Missouri is moving up the ranks, and that’s a bad thing, because it’s the rankings of childhood obesity rates in the US.
Pat Simmons, a Nutrition Specialist with the Missouri Department of Health and Senior Services, says the latest numbers show 29% of high school students are overweight or obese. That’s higher than the 28% average nationwide.
She says, of course, there are a number of factors that are contributing to this problem.
“The main thing, I think, is environment. The change in obesity rates happened so fast that you can’t really attribute that to genetics, but what’s going on around us. So things like we’re moving less, eating more, and eating more of the unhealthy foods,” Simmons said.
But she says a lack of vigilance among parents can also be a problem.
“You know, a lot of times actually, parents don’t recognize their child is obese because it is so common that we think it’s not a big thing, because, ‘Well so is Mary and so is John and so forth,’” Simmons said.
Simmons says kids are getting way too much “screen time” in front of the TV or computer, and not enough exercise. She says there are also efforts underway to get more healthy options in school cafeterias. She says forming good habits at a young age is vital for life-long health.
“Unfortunately children that are obese tend to continue to be obese as they grow into adults. I’m not saying that it can’t be reversed, but it’s definitely much easier to prevent obesity than it is to treat it,” Simmons said.
A lot of these are problems being faced nationwide. So what is contributing to Missouri falling behind other states?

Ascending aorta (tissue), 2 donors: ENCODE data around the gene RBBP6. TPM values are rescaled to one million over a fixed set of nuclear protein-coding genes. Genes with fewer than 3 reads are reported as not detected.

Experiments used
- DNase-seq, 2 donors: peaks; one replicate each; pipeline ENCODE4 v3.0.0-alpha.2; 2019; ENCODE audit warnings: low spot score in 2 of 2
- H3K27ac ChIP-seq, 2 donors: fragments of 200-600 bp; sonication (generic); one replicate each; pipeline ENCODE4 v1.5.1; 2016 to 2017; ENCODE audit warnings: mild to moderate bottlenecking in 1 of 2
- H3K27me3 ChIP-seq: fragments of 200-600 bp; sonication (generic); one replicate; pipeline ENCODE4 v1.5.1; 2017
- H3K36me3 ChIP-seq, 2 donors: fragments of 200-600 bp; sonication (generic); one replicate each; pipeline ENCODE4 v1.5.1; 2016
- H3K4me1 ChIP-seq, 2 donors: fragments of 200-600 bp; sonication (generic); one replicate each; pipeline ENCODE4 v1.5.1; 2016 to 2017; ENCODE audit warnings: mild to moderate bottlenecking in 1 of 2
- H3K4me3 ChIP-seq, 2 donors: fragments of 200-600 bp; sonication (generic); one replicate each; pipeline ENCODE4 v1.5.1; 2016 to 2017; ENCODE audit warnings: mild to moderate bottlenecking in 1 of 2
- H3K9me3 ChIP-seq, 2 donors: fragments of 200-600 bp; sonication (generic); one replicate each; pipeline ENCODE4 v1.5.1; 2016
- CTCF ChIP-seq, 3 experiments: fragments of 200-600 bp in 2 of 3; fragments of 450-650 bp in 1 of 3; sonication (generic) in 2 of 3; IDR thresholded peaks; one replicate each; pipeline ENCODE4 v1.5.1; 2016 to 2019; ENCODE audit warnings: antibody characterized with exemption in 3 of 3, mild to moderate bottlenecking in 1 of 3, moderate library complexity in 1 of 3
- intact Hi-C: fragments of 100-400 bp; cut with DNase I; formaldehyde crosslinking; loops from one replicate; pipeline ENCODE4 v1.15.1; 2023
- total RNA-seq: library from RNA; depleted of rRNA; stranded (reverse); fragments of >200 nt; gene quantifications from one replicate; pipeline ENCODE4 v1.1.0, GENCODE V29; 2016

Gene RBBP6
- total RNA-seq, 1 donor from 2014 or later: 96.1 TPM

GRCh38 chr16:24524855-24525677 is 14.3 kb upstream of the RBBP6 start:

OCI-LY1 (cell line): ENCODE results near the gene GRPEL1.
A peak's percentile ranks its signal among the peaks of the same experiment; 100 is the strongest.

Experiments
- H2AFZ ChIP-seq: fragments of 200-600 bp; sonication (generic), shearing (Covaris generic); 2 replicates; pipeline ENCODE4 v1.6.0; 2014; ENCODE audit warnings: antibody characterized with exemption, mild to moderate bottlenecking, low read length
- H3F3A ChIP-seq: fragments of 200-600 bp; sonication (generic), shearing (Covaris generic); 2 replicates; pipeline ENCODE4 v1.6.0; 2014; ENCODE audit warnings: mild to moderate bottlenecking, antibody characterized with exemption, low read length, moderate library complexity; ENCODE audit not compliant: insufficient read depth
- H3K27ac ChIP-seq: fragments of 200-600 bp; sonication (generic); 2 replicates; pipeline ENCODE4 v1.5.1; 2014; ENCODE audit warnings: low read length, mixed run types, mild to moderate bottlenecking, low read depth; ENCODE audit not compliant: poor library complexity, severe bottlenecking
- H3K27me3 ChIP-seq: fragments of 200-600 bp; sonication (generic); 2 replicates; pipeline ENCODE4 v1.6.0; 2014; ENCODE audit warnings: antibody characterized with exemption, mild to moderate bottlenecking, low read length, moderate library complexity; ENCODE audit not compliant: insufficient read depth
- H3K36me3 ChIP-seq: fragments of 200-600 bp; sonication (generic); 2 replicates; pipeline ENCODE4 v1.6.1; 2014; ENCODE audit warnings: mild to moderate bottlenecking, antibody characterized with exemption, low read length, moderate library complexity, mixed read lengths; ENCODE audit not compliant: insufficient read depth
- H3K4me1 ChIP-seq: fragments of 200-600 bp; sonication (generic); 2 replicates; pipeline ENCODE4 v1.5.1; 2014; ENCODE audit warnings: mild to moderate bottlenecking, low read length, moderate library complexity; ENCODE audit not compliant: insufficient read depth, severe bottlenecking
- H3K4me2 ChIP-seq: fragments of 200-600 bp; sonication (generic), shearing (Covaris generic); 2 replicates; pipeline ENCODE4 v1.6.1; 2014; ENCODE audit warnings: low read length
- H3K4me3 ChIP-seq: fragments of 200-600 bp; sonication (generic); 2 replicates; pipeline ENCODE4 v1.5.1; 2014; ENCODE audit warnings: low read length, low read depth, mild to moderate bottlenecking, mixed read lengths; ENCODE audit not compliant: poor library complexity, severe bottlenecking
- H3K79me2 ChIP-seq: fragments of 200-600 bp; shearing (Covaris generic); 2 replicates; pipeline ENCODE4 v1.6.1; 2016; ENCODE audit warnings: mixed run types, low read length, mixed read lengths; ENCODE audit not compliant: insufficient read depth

“Part of our situation is we are so extreme in our rural communities and our urban communities, and so a lot of times there’s problems with access to healthy foods. We tend to think that sometimes that’s just in the urban locations, but often times it’s in the rural communities as well. Or there are no walking trails for people to walk on or use, like city parks and things like that. So I think that’s a piece of it, is just our geography,” Simmons said.
September is national childhood obesity awareness month. Simmons says it’s not a problem that can be ignored by parents.
“It is something that you have to be aware of and you have to really think about treating it, because part of the prevention is healthy habits. We know that kids learn those healthy habits from very early on. So the sooner we can start and help kids develop (those) by eating lots of fruit and vegetables, being physically active, the better it’s going to be for them,” Simmons said.
The Department of Health and Senior Services says each year, obesity costs Missouri nearly $2 billion in direct medical costs. It also says obese young people have an 80% chance of becoming obese adults.